Friday, June 2, 2017

Books Lately: May '17

May was definitely not a great month for reading.  It was the last month of school before summer break and full of basketball games, baseball games, birthday parties, family events, school events, etc.  I honestly only read the first three books all the way through before the end of May.  The last book I finished last night but still counting it towards my May reads because, why not?



Piercing the Veil, by Nicole L. Taylor
**A copy of this book has been generously provided to me by NetGalley in exchange for an honest review.**

Description from NetGalley:
I enjoyed this book because of all the mystery and family secrets as well as the magical and paranormal parts.  I really liked Alexa because of how strong she is even with all these secrets and changes going on, she still manages to keep herself together and not fall to shit.  The fact that she has a dark backstory makes her all the more intriguing.  The romance between Alexa and Roman I could do without because it's just so predictable.  Also, the whole "Cuz" thing whenever the cousins are talking to each other was kind of annoying, but then again, the characters are teenagers so I guess.  Lastly, just warning you that this has a cliffhanger ending which irritated me.  This book left me with so many more questions than answers.  Just when I was excited to learn more about Alexa's powers, family history and Aurandia, the book ends and I have to wait until the next one comes out to find out what happens.

The Chaos of Longing, by K.Y. Robinson

Description from Amazon:
"The Chaos of Longing is a prose and poetry collection draped in raw honesty, ache, and eroticism. The book explores trauma, mental illness, love, heartbreak, and the realizations from it all."

This collection of poems told an interesting story about the author through each piece.  It was a quick read, as most poetry books are, but some of the poems were pretty provocative.  I couldn't connect with this book as much as I could with the poetry books I'd read previously so it was just okay for me.

The Ship, by Antonia Honeywell
**A copy of this book has been generously provided to me by NetGalley in exchange for an honest review.**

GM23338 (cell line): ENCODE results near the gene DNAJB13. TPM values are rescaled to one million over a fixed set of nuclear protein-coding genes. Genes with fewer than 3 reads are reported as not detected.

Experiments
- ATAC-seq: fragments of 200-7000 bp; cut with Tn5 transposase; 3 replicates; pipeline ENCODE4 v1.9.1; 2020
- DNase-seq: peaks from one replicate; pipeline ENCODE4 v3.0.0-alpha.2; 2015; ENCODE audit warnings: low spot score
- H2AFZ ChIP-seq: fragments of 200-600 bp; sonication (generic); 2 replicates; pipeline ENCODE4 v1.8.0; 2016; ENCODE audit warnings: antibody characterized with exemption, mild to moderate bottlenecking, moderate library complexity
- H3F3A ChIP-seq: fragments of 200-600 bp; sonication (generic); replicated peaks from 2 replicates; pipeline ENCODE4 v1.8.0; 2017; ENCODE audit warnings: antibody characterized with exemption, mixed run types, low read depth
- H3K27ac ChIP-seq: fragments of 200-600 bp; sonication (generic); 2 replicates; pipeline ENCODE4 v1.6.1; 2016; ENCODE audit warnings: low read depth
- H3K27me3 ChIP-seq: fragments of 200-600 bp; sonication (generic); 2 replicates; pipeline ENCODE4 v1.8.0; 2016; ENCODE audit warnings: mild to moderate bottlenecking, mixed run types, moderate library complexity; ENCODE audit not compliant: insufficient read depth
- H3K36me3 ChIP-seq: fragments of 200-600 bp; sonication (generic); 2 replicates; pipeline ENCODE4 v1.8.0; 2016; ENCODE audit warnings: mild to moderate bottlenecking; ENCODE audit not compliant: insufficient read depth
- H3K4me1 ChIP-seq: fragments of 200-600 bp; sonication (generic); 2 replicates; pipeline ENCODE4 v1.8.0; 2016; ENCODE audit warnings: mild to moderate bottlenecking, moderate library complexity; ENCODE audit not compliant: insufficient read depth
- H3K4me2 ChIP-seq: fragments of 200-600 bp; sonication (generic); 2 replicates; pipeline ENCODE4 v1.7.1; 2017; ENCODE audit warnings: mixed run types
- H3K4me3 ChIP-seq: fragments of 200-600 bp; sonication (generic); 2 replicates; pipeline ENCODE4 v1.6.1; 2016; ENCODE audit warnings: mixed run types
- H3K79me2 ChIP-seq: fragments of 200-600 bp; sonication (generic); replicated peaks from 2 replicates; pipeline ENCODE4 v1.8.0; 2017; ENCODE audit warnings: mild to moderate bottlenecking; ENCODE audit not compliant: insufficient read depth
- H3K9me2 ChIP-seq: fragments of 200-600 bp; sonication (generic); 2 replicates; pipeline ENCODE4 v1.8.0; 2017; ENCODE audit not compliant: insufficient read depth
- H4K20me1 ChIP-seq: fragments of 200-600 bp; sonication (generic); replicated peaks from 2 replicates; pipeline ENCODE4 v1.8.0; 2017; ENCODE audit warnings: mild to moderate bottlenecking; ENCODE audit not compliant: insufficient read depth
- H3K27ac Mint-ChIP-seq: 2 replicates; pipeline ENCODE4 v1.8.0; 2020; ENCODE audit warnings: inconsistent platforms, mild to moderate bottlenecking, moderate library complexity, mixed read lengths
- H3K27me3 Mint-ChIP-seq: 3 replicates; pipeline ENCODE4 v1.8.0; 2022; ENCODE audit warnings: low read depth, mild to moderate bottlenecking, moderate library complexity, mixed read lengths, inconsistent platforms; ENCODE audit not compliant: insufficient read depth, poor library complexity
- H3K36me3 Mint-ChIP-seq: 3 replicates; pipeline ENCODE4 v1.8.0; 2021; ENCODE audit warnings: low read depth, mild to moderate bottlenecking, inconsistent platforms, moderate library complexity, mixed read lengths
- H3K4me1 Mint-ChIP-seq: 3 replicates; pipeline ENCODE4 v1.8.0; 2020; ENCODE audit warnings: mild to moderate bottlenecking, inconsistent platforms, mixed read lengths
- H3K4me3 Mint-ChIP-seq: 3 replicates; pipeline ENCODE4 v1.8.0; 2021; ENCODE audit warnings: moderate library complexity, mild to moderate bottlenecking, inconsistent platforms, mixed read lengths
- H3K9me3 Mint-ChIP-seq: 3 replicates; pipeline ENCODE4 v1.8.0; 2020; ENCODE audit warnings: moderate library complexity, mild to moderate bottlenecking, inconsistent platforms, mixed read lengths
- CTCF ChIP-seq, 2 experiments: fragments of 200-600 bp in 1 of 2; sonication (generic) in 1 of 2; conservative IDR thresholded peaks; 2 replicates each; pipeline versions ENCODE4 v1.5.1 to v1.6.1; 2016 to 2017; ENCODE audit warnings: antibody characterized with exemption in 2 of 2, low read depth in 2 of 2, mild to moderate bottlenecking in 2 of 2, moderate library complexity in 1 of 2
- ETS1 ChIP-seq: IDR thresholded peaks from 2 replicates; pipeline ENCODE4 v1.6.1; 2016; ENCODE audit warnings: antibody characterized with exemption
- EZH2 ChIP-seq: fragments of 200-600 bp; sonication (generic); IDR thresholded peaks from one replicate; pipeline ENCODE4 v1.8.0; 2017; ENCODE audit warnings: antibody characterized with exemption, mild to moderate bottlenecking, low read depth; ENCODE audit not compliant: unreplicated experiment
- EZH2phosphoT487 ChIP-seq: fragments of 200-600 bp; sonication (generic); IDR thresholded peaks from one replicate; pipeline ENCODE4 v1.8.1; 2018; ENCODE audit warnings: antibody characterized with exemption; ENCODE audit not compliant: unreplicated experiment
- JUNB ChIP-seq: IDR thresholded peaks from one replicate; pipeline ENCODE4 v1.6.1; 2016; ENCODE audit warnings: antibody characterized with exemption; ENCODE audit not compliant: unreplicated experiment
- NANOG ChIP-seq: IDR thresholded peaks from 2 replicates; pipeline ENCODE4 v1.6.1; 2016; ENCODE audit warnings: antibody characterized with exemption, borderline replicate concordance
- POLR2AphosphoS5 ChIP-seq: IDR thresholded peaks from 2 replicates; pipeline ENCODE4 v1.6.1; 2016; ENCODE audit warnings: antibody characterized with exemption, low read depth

Description from NetGalley:
"London burned for three weeks. And then it got worse...
Lalla has grown up sheltered from the chaos amid the ruins of civilization. But things are getting more dangerous outside. People are killing each other for husks of bread, and the police are detaining anyone without an identification card. On her sixteenth birthday, Lalla's father decides it's time to use their escape route--a ship he's built that is only big enough to save five hundred people.

But the utopia her father has created isn't everything it appears. There's more food than anyone can eat, but nothing grows; more clothes than anyone can wear, but no way to mend them; and no-one can tell her where they are going"


I always get a little creeped out when I read post-apocalyptic stories and this was no different.  The way the author described the how the world began to fall apart seemed pretty realistic to me and the way the Paul family secured a ship and selected people to go with them while the rest of the world wasted away kinda reminded me of Noah's Ark.  Lalla's character annoyed me quite a bit because of how naive she was.  She lived such a sheltered life compared to everyone else so I understood how frustrated all the other characters were with her.  I liked how she finally realized things and stood her ground in the end though.


The Hour Wasp, by Jay Sheets
**A copy of this book has been generously provided to me by NetGalley in exchange for an honest review.**

Description from NetGalley:
"This poetry collection does the unspeakable.  It takes you on a journey, in three sections, through morose, sometimes tragic imagery (the ouroboros rinsed in venom / [flickering] the shape of things unshaped // no silken moments / only that which is always breaking / [something is always / breaking here]), and finds itself, in those melancholy moments of the second section some hint of a truth, of a reason, of hope, or a hope (the hour wasp awakens // & we are the things that take shape / & we let the things without shape take shape), and then, finally, we come to the final section, the send-off, the great, all-encompassing display of universal truths, using similar images, visions Mr. Sheets has experienced himself through dreams and meditations, and gives the reader the sense of understanding, almost accomplishment as she has waded through the dark along with the author and illustrator and come to find a sense of solace, one that may stand the test of time (i see the thousandth star / she looks to the thousandth star / the thousandth star is us // & i wonder if i / or anyone i  know    should be so lucky / & i light a new fire at the end of myself)."

This one was a hard no for me.  It was very short but took me a while to get through, considering how short of a book it is.  I fell asleep reading it and couldn't keep my focus.  And I'm not sure if it was meant to be that confusing or if that's just the way the proof version is, but I was lost as to where a line started and ended so it was like reading one long-ass paragraph of nonsense at a time.  There were a lot of words I didn't understand and though I did get the feeling of the mood the author was going for, it just wasn't for me.


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Also, I know I haven't updated my 52 books list in a while, so I'll put the updated one in next month's book recap.

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